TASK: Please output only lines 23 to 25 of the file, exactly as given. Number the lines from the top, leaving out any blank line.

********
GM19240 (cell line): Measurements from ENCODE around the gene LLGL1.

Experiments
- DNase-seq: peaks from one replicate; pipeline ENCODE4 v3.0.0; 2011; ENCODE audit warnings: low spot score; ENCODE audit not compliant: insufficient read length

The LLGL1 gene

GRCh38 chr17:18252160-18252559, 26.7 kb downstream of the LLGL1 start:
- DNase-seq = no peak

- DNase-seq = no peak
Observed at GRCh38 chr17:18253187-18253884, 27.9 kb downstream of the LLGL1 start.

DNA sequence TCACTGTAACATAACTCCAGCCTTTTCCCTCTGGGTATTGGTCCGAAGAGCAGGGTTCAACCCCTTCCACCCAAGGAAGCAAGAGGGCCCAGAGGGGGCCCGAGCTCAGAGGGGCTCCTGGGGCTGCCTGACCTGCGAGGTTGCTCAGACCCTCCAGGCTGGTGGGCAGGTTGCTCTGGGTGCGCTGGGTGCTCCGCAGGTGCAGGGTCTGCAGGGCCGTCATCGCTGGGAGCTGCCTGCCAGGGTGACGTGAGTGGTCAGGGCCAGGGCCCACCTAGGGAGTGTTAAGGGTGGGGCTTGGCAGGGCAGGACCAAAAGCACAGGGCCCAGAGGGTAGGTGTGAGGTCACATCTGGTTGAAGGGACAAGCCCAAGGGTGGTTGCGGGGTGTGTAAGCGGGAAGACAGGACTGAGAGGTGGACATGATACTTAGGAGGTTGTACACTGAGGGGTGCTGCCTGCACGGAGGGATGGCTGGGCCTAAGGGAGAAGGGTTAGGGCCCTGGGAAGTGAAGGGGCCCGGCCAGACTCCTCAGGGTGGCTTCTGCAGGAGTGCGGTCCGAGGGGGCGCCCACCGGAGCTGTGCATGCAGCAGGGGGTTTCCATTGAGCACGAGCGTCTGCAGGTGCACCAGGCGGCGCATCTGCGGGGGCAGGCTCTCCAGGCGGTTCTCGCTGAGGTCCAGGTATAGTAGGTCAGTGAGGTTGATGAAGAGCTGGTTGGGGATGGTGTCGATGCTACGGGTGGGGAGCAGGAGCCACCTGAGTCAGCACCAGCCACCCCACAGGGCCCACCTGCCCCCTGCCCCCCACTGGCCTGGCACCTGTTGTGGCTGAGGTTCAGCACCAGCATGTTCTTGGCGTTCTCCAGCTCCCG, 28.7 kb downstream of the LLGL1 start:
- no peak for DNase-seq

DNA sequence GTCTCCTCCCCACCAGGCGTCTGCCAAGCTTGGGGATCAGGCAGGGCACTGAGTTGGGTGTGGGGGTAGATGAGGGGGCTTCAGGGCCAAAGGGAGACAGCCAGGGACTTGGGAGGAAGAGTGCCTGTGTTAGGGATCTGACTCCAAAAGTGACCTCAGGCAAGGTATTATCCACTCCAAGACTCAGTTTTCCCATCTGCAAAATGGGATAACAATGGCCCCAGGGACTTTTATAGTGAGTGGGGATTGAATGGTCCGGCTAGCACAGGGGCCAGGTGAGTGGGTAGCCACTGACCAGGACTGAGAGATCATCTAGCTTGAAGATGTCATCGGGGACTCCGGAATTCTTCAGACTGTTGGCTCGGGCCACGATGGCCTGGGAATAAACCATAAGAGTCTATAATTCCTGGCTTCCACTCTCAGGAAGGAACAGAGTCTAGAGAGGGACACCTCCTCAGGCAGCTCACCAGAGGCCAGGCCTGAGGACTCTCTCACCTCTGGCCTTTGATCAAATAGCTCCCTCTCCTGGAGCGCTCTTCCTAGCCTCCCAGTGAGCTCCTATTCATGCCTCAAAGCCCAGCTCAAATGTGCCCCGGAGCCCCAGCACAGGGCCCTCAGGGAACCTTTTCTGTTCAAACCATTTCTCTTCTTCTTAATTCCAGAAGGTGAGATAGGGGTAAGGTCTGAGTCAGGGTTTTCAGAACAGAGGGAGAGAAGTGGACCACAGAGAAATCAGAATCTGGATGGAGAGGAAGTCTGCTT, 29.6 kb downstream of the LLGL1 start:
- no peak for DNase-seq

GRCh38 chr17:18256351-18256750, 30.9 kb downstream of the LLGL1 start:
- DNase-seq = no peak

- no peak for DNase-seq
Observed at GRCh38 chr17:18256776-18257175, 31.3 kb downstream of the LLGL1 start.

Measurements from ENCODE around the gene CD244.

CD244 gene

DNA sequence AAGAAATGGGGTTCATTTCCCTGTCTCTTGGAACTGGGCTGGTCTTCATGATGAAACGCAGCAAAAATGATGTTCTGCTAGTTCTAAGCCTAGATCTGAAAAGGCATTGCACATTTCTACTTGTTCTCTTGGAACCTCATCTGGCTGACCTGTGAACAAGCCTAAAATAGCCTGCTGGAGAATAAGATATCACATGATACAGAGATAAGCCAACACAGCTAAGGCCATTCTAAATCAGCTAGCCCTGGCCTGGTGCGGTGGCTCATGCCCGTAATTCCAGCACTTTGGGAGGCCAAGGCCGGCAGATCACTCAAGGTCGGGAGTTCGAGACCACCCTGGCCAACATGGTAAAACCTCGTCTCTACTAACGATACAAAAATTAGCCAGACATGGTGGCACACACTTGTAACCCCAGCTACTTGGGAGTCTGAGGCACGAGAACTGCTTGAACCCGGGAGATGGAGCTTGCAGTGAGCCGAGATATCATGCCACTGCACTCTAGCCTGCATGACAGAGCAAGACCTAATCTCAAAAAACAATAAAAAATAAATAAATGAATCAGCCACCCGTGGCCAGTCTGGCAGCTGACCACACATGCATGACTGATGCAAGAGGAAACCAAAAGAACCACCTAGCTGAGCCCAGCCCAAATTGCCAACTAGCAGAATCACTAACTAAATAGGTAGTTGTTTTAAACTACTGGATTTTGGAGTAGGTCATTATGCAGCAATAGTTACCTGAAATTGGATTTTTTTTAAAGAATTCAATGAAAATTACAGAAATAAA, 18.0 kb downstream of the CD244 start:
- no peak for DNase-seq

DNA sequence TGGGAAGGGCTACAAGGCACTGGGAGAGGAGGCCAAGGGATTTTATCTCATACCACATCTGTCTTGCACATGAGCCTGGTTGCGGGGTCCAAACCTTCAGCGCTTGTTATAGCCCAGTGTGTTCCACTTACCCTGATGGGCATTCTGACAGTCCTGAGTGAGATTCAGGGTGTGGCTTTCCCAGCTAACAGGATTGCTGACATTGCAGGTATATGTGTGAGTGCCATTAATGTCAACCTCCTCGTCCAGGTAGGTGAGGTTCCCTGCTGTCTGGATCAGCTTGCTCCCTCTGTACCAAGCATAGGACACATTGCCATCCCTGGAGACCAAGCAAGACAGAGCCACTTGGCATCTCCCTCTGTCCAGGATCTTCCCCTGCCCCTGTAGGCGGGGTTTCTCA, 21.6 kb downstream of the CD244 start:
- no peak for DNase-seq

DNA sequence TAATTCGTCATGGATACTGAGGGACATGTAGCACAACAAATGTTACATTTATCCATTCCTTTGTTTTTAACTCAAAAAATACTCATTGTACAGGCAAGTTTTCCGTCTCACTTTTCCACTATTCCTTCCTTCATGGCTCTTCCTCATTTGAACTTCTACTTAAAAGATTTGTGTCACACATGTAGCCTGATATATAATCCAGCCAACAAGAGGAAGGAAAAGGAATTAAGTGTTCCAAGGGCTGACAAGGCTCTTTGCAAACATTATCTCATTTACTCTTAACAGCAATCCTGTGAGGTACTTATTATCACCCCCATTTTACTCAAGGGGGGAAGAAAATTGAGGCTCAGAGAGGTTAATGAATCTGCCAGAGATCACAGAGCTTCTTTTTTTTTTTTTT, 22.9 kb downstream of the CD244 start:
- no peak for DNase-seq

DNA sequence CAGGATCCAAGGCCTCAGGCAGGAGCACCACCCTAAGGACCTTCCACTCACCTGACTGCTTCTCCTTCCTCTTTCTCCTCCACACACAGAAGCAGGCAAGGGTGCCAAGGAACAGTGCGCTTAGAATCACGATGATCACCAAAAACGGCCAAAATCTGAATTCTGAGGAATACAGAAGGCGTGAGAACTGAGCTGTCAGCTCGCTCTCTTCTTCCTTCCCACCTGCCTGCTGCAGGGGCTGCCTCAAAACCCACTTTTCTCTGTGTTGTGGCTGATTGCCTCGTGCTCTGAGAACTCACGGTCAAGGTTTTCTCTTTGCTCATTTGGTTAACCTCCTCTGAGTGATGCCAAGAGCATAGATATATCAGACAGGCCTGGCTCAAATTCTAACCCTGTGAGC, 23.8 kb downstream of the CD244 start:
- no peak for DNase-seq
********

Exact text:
DNA sequence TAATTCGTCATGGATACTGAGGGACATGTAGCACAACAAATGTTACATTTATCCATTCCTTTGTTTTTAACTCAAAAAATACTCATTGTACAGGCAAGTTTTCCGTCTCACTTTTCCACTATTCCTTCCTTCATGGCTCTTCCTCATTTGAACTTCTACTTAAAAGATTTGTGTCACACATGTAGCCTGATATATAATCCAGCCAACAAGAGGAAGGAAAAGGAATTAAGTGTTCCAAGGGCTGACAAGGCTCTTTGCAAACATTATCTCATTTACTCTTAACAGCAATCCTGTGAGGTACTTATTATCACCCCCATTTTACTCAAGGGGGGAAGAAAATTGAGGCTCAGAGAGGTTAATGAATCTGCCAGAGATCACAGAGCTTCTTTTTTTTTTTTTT, 22.9 kb downstream of the CD244 start:
- no peak for DNase-seq

DNA sequence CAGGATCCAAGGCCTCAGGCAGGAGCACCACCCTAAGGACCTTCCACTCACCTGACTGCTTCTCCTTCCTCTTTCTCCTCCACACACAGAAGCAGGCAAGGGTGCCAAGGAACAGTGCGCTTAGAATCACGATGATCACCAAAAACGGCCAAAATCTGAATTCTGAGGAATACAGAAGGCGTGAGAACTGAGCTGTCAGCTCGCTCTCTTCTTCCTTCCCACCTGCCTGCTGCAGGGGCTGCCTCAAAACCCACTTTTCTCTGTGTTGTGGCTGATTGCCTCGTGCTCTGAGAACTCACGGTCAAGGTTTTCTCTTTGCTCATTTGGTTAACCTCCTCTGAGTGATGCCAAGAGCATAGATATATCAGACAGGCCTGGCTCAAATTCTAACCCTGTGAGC, 23.8 kb downstream of the CD244 start: